Stoney appointed a 13-member commission, to be co-chaired by Christy Coleman, chief executive of Richmond’s Civil War Museum; and Gregg Kimball, director of education and outreach at the Library of Virginia. Another prominent member: historian and author Ed Ayers, former president of the University of Richmond.
They will study the issue, hold public meetings and make recommendations to Stoney by November.
In the immediate aftermath of the South Carolina church shooting, lawmakers in states across the country called for removing Confederate flags from public property and renaming schools and roads that honored Southern Civil War heroes.
Some major retailers stopped selling merchandise with Confederate images.
That summer, Virginia Gov. Terry McAuliffe (D) ordered the removal of the Confederate battle flag from state commemorative license plates. At the announcement, he was asked about the other divisive symbols, such as the Capitol Square statue of former governor and U.S. senator Harry F. Byrd, a segregationist.
“No, where I stand today is, let’s do the license plates,” McAuliffe said. “I’m not for changing any statues or anything like that.”
The perspective in Richmond might be shaped by the many monuments erected in later decades, starting in 1973 with one dedicated to Bill “Bojangles” Robinson, the first dedicated to an African American, Coleman said. The Byrd statue shares Capitol Square with a civil rights memorial honoring Prince Edward County student Barbara Johns, who helped bring about desegregation. The American Civil War Museum tells the story of the Civil War from the perspective of Union and Confederate, enslaved and free African Americans, soldiers and civilians. Out front stands a statue of Abraham Lincoln and his son Tad. Its installation in 2003 also sparked an outcry.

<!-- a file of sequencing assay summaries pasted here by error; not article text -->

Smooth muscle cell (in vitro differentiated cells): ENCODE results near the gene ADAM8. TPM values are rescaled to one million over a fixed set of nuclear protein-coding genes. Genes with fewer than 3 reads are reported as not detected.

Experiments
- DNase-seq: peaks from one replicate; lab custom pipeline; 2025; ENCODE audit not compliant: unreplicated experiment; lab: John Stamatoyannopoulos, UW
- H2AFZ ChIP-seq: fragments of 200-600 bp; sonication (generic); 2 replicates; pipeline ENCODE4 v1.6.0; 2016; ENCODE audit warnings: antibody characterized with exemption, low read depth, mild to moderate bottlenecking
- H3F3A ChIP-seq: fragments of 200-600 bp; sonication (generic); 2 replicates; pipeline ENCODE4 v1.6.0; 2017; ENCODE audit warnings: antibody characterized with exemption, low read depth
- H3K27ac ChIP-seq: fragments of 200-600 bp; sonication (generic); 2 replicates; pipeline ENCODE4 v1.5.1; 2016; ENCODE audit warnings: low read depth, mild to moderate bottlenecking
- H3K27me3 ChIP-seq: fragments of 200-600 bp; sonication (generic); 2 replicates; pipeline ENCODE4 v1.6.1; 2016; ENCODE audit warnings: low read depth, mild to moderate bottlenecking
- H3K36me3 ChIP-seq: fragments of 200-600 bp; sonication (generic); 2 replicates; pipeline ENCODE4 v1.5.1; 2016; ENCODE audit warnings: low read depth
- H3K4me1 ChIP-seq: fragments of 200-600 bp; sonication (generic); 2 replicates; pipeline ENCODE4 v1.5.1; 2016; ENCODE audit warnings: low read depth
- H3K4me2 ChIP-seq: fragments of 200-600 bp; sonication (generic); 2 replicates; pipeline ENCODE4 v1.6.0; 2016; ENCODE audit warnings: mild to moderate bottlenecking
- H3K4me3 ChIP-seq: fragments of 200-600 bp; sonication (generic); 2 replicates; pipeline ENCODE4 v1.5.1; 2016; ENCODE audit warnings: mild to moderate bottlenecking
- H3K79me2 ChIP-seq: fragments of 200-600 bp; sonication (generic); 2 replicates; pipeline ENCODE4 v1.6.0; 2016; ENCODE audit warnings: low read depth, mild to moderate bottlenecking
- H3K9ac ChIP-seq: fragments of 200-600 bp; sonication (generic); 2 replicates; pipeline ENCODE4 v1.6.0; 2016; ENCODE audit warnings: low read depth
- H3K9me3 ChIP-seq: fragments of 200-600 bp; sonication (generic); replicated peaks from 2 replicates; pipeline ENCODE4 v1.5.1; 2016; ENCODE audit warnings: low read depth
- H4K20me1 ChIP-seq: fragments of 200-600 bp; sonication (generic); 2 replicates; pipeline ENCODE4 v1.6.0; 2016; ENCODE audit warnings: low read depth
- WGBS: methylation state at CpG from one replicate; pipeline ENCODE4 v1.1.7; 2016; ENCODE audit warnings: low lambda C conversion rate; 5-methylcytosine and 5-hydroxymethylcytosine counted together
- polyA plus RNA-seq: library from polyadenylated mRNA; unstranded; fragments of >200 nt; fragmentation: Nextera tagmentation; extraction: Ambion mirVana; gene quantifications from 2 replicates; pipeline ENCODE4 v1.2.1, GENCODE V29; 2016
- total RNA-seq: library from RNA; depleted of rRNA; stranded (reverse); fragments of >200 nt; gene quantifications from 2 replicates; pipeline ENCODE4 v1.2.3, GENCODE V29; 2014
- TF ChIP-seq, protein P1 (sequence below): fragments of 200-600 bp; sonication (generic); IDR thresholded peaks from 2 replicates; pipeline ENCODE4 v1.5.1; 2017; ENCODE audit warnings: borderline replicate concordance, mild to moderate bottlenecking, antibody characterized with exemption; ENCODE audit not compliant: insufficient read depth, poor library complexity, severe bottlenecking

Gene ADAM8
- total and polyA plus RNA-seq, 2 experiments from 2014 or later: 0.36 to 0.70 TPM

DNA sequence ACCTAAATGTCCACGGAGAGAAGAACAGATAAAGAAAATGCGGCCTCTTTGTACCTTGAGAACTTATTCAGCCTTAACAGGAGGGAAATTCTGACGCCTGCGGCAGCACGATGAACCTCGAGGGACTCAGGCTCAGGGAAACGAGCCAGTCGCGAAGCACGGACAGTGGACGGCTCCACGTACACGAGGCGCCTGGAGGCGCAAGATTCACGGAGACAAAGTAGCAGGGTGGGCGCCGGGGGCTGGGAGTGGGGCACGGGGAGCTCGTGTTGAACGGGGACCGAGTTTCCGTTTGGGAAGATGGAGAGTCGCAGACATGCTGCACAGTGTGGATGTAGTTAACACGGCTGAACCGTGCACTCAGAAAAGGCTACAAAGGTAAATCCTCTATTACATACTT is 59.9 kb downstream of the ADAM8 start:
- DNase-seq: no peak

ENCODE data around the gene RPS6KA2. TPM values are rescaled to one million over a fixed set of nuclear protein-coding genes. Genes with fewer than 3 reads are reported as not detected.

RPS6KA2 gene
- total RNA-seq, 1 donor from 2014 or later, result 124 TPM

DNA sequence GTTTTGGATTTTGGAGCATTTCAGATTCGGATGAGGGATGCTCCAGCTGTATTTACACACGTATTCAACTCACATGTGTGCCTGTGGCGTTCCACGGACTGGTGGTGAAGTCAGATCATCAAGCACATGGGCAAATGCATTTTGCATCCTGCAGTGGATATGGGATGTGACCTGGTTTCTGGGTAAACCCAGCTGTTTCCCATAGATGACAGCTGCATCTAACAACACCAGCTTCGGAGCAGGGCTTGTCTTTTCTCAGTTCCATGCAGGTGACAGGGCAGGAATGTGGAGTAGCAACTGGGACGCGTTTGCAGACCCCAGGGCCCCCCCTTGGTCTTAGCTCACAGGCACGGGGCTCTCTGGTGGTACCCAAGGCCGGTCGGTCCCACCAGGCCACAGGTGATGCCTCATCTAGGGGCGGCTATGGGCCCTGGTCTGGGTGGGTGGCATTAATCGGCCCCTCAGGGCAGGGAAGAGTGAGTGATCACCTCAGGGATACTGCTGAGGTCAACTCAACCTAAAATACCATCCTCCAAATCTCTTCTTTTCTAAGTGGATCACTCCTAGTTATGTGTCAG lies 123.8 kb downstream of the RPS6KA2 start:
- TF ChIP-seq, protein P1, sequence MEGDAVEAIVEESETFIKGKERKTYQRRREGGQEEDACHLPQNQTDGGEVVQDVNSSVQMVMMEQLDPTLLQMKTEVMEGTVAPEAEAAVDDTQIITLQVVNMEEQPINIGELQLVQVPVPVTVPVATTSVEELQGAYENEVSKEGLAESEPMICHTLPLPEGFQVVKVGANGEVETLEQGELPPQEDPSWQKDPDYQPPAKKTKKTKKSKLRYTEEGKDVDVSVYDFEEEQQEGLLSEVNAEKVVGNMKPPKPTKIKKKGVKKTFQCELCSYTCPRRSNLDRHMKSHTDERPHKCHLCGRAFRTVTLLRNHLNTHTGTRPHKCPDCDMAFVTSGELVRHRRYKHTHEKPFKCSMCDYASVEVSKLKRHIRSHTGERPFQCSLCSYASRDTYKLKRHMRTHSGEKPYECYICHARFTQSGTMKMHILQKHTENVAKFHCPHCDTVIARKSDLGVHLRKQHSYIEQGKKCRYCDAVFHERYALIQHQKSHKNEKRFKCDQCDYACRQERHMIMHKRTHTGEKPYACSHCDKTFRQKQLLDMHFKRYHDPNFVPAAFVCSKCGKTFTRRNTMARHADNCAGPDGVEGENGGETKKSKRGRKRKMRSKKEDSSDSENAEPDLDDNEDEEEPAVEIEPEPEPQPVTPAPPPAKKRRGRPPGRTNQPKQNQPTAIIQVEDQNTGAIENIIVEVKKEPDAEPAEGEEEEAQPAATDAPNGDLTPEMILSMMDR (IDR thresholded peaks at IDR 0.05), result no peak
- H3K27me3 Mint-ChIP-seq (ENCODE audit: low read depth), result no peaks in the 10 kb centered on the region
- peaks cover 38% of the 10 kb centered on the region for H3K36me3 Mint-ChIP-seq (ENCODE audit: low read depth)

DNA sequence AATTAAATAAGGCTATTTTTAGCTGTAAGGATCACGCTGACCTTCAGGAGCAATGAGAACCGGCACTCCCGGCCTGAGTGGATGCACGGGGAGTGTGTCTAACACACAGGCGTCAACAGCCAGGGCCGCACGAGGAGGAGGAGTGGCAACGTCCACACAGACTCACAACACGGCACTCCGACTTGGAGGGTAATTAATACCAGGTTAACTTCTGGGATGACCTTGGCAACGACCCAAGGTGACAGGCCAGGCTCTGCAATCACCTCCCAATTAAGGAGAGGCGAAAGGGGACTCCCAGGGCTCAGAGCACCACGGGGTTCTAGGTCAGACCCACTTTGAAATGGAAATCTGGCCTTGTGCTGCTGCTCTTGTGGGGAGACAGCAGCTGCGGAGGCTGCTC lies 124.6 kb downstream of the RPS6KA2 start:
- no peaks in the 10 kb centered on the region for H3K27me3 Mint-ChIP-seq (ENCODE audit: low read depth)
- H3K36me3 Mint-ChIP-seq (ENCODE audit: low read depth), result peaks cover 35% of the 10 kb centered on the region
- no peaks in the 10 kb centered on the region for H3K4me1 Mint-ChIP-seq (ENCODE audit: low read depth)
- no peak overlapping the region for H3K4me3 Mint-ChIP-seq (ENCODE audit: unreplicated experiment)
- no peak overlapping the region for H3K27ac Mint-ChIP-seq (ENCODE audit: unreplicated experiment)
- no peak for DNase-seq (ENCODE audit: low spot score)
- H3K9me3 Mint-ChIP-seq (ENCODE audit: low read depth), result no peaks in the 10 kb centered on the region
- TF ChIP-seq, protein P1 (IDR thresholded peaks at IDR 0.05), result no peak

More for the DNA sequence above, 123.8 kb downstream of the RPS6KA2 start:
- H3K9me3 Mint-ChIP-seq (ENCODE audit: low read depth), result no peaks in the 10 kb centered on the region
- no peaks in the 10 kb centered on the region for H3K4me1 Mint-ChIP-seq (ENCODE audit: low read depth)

Next month, the city will dedicate a new statue of Maggie Walker, an African American native of Richmond and the first woman to charter a U.S. bank, on Broad Street, and next year, an emancipation statue will be commemorated on Brown’s Island. It is also moving forward with plans to develop a memorial on the site of a former slave jail owned by slave trader Robert Lumpkin.
“One of the things that separates Richmond from a lot of the country is it has been actively changing the monument landscape here, and I think that helps ease it a little bit,” Coleman said. “There is no doubt that there are individuals who would love to blow them up right now. But as a historian, I think there’s an opportunity to talk about them more deeply.”